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Saturday, November 17, 2007

Red-bellied woodpeckers

We have an old Paulownia (Princess tree) in the back that's not in great shape. We haven't bothered much with it, since we figure it's eventually going to die, so not worth it to take out before then. Paulownias are tremendously weedy in many areas, but this one, probably since it's on its own, is not producing viable seeds, at least there's no sign of seedlings.

So when the powerline trimmers came through, I wasn't too concerned about it, as long as it looked halfway decent. I was out planting some last winter color things (Violas and kale) & started hearing a rhythmic call coming from the Paulownia. It turned out to be a male red-bellied woodpecker foraging, punctuating his activity with calls.

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First hard freeze

There was ice on the birdbath this morning, reflecting the first good freeze after several hard frosts. The strong winds yesterday brought down many leaves, but many trees are still lovely. The fothergilla in the back has turned bright orangey-red, quite spectacular.

The ginkgo behind the garden shed lost all of its leaves this morning in one graceful pool - ginkgos make a habit of that.

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Friday, November 9, 2007

Fall color is at its peak

We've had lovely fall color despite the extreme drought-- the yellows and reds have been great; drought stress sometimes stimulates the anthocynanin production that provides the orange, red, and maroon colors. Some of the oaks will probably drop their leaves without much color change. And other species are late to change color; probably the temperatures haven't been cold enough yet.

Trying to figure out the maple species whose image I took along the square in historic Pendleton, SC was interesting; one tidbit I learned was that our maples, especially red maple, are planted widely in Great Britain for their fall color. Acer rubrum (red maple), Acer leucoderme (chalk maple), Acer barbatum (Southern sugar maple) and Acer saccharum (Sugar maple) all have nice fall color here, ranging from yellows, to orange, red, and scarlet.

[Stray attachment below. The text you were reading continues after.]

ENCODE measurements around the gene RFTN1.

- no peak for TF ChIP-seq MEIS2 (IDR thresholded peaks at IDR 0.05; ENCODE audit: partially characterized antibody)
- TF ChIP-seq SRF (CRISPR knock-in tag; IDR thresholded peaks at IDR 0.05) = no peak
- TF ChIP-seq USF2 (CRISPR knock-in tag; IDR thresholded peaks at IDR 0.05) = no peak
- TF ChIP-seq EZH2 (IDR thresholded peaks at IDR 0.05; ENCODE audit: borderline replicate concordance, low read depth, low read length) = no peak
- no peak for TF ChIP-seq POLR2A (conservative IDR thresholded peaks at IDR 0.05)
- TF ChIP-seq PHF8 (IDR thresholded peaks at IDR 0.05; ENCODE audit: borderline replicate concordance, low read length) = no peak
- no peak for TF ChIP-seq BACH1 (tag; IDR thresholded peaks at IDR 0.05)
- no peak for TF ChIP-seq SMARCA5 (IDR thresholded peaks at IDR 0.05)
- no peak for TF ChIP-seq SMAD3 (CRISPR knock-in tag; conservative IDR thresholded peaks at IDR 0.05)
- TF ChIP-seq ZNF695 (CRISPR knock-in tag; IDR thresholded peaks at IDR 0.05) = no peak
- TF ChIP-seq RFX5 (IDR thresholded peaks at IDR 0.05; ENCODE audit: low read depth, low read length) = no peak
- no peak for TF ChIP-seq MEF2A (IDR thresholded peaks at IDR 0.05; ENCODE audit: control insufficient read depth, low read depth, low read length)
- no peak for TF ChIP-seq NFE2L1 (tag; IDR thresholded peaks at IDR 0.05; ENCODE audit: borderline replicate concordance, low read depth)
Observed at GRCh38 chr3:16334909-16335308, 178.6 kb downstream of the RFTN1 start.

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Wednesday, November 7, 2007

Let's get planting...

Anything we plant - anything green - helps take up CO2 -- plants convert CO2 to sugars and produce oxygen -- that conversion is why there's life on Earth. Perhaps our local planting efforts are minor, but all of us that garden DO collectively have a positive effect. Green spaces instead of asphalt, adding trees, shrubs, and perennials -- this adds up as an antidote to urban/suburban heat islands.

But it seems like it's time to actively promote greening our communities, new residential areas, commercial developments, etc. Certainly this has been important for awhile, but why not step up our efforts?

The largest city near us -- Greenville, SC -- is having a difficult time passing a tree ordinance. Our traditional 'don't tell us what to do with our property' stance in SC has emerged. But, really, trees vs. asphalt? Which is better for us?

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Tuesday, November 6, 2007

First freeze of the season

We're expecting temperatures to dip below freezing tonight here. We've already had a few light frosts, primarily evident in low-lying or exposed areas. A lovely white-flowered Euphorbia 'Diamond Frost' that I'd planted in one of my containers was already showing the effects of cooler weather; coming from warmer regions of the world, it went into decline when night temperatures went below 40°F. An exposed Portulaca was similar, looking quite stressed after one of the frosts.

I harvested all of the last peppers this afternoon -- the poblanos and thick-walled 'pizza' peppers, along with a few last pimento peppers. I'd already picked the final few tomatoes, and will need to figure out what to do with the green tomatoes. Relish? Chutney? Some sort of green salsa?